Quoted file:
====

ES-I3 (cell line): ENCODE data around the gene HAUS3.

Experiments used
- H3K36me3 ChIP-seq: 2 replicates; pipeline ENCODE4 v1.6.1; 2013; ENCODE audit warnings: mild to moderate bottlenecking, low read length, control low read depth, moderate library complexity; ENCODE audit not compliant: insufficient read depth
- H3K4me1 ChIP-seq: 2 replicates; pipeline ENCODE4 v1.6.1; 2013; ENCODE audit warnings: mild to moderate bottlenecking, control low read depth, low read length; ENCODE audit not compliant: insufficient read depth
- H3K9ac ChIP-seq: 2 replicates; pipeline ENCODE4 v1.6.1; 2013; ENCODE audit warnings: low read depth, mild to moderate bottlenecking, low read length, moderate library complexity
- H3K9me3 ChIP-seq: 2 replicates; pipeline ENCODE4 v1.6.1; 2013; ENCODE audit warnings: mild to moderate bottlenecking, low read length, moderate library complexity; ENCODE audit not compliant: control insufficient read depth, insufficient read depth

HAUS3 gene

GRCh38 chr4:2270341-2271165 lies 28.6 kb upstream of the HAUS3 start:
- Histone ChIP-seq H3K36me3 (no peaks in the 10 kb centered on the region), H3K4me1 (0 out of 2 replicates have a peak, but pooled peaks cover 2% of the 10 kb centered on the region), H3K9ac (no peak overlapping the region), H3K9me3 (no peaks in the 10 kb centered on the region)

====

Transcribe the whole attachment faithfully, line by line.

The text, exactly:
ES-I3 (cell line): ENCODE data around the gene HAUS3.

Experiments used
- H3K36me3 ChIP-seq: 2 replicates; pipeline ENCODE4 v1.6.1; 2013; ENCODE audit warnings: mild to moderate bottlenecking, low read length, control low read depth, moderate library complexity; ENCODE audit not compliant: insufficient read depth
- H3K4me1 ChIP-seq: 2 replicates; pipeline ENCODE4 v1.6.1; 2013; ENCODE audit warnings: mild to moderate bottlenecking, control low read depth, low read length; ENCODE audit not compliant: insufficient read depth
- H3K9ac ChIP-seq: 2 replicates; pipeline ENCODE4 v1.6.1; 2013; ENCODE audit warnings: low read depth, mild to moderate bottlenecking, low read length, moderate library complexity
- H3K9me3 ChIP-seq: 2 replicates; pipeline ENCODE4 v1.6.1; 2013; ENCODE audit warnings: mild to moderate bottlenecking, low read length, moderate library complexity; ENCODE audit not compliant: control insufficient read depth, insufficient read depth

HAUS3 gene

GRCh38 chr4:2270341-2271165 lies 28.6 kb upstream of the HAUS3 start:
- Histone ChIP-seq H3K36me3 (no peaks in the 10 kb centered on the region), H3K4me1 (0 out of 2 replicates have a peak, but pooled peaks cover 2% of the 10 kb centered on the region), H3K9ac (no peak overlapping the region), H3K9me3 (no peaks in the 10 kb centered on the region)